Many immigrants dream about the day they become permanent residents and wish for the sense of stability the “green card” gives. This card can open many doors, bring better job opportunities, and allow people to feel confident to embark in financial decisions like buying a house, starting a business, or investing.
However, Legal Permanent Residents (LPRs) must be aware that this document can be taken away, along with the right to live in this country.
There are a variety of reasons Legal Permanent Residents can lose the benefits of living permanently in the United States and face deportation. Failure to know the rules can get a person in trouble. These are some of the reasons a person can lose a green card forever:
- Committing a Crime
This is unfortunately a very common way to lose permanent resident status and become deportable. It’s important to know that a person need not commit a felony to become deportable; even being caught in possession of a controlled substance can be a problem. The list of crimes that would make a person deportable is complicated to craft since each state has a different classification for felonies and misdemeanors.
It’s important to note that Congress expanded the definition of deportable crimes called “aggravated felonies” over the years, especially since 1996, when lawmakers passed two laws: the Antiterrorism and Effective Death Penalty Act (AEDPA) and the Illegal Immigration Reform and Immigrant Responsibility Act. The laws made more than 20 new crimes into aggravated felonies, including counterfeit, perjury, and obstruction of justice.
If you are accused of any crime, please consult an immigration attorney with vast experience in criminal law.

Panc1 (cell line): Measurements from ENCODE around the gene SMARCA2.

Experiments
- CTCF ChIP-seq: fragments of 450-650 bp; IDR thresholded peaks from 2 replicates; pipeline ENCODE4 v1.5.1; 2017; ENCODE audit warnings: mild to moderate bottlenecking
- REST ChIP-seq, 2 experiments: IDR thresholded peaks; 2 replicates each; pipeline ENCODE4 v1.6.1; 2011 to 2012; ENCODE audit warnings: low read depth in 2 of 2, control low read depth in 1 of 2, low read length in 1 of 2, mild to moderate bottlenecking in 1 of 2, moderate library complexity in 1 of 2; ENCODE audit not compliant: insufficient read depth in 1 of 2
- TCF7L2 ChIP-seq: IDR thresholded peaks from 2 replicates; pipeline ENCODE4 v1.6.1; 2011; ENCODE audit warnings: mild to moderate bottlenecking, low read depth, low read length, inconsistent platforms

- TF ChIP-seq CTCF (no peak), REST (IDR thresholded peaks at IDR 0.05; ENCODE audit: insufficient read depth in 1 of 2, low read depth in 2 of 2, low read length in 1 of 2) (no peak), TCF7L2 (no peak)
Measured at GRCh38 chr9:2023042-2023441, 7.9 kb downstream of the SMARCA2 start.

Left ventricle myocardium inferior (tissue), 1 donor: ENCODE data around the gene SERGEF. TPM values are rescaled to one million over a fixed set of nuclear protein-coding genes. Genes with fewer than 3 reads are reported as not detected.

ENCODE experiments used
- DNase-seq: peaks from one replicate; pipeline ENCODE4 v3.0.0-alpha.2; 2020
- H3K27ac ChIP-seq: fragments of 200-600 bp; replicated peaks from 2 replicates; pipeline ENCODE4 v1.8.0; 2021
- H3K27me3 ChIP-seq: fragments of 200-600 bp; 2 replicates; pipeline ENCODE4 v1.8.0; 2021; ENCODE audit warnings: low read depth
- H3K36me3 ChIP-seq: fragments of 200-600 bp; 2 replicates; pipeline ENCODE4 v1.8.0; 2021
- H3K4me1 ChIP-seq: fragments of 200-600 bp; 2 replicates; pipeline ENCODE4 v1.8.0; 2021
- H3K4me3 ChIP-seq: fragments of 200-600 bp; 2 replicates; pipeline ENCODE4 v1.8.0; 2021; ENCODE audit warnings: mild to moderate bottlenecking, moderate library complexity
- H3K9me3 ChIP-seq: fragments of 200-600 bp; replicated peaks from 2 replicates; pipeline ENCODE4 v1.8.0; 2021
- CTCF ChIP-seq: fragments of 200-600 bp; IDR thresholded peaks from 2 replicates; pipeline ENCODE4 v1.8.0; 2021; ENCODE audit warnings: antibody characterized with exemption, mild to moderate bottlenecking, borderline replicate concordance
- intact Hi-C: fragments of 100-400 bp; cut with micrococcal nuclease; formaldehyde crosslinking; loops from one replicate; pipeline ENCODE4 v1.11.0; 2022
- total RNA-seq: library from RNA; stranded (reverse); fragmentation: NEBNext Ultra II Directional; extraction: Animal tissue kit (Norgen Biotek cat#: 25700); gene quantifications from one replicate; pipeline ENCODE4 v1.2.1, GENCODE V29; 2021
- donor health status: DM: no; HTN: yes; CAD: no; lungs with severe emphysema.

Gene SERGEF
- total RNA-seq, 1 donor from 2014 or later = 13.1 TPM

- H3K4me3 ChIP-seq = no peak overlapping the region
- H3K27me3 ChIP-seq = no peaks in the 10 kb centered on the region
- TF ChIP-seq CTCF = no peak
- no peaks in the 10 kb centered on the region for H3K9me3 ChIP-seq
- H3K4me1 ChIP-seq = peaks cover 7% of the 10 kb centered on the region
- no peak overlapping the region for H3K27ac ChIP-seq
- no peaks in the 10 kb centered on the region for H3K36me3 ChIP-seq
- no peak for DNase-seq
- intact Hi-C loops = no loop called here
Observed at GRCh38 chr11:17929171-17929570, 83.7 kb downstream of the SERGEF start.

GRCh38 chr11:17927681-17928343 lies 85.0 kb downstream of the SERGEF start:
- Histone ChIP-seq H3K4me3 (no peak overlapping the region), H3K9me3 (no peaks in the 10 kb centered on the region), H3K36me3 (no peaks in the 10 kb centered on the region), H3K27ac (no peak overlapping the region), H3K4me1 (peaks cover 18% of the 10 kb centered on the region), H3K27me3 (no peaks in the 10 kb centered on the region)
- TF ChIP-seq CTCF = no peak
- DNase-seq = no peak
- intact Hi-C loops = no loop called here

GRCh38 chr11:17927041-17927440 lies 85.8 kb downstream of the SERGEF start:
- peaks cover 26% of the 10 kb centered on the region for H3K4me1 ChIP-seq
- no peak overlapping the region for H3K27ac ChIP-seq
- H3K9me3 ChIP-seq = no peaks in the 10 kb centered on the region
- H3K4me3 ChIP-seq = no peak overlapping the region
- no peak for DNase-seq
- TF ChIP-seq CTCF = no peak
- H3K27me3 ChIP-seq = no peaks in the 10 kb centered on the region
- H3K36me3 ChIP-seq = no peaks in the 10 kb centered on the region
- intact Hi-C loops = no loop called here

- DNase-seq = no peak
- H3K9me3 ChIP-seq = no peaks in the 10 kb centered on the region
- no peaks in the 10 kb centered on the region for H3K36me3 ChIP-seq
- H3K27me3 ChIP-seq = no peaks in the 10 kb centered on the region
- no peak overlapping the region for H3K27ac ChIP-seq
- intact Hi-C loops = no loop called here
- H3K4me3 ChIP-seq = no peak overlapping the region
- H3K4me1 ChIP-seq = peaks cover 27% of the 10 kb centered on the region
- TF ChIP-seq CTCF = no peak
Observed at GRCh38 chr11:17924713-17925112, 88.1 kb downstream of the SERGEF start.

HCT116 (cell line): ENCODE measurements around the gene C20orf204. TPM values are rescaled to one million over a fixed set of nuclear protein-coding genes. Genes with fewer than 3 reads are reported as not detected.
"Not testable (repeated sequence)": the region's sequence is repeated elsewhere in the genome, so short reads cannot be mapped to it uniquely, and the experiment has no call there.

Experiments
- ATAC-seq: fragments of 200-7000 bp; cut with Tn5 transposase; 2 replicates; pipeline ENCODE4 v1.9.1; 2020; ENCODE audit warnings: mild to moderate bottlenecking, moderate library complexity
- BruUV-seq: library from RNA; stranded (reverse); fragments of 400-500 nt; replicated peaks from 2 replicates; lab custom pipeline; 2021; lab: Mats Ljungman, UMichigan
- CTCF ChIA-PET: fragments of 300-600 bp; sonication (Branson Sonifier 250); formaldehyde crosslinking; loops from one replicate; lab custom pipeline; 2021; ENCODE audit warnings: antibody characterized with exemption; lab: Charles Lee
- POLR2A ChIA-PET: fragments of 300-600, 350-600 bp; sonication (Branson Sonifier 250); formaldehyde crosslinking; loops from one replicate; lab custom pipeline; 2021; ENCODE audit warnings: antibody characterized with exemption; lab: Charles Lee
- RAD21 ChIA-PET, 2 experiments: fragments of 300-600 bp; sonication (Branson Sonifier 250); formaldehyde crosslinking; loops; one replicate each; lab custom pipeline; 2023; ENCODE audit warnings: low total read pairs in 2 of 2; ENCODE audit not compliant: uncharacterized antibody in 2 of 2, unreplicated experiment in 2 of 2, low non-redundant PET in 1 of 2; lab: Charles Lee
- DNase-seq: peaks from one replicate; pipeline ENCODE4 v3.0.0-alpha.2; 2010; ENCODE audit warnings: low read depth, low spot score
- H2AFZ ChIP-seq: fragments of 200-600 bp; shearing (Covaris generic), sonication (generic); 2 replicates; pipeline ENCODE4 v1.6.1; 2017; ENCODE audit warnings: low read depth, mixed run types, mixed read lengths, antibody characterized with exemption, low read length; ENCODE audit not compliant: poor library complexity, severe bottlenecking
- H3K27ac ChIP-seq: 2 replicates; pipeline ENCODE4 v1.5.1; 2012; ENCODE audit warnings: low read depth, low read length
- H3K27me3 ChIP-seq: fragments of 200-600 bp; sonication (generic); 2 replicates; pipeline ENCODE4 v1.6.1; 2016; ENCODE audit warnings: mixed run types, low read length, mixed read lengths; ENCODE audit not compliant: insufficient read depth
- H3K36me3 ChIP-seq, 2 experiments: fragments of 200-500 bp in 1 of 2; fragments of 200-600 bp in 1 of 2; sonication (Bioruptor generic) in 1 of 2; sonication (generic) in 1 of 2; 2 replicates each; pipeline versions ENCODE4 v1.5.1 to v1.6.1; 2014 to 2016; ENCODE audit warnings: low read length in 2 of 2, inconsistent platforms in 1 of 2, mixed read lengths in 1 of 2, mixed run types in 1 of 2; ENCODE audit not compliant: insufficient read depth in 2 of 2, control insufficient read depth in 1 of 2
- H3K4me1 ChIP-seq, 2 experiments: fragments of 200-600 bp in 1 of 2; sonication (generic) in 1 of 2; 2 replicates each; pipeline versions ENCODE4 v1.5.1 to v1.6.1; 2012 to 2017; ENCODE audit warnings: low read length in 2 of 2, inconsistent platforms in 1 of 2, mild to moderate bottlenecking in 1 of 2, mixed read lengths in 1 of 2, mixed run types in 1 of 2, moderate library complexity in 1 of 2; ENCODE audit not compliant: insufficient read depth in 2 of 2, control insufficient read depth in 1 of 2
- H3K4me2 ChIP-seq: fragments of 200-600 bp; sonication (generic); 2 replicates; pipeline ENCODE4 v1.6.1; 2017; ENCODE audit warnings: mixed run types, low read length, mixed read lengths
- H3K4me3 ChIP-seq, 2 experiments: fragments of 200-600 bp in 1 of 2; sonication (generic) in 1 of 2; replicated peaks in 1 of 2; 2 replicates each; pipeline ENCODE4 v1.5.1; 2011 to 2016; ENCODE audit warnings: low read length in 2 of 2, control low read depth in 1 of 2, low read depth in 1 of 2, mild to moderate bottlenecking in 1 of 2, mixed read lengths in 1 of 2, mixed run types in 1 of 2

- Committing Fraud
Committing fraud in the green card application process and being discovered later is another way to lose any immigration benefit. Other forms of fraud include getting involved in a sham marriage.
- Posing as a U.S. Citizen
U.S. citizens are granted more rights than lawful permanent residents. When a Legal Permanent Resident misrepresents his or her status as a U.S. citizen in an effort to vote or obtain any benefit, he or she can lose a green card.
- Failing to Complete a Timely Change of Address Form
Legal Permanent Residents (LPR) must report any change of address to the U.S. Citizen and Immigration Services (USCIS) within 10 days. The form to file to be in compliance is called AR-11.
- Abandoning Permanent Residence Status
Green card holders are required to establish residence in the U.S. and pay taxes, and are expected to be able to prove their ties with the country when applying for U.S. citizenship. This means they need to prove they have been working, using banks, investing, etc. in the U.S. LPRs are expected to not leave the country for more than six months.
If you have any questions regarding this issues, consult a good immigration lawyer. Please read our guides on to how to find a good immigration lawyer.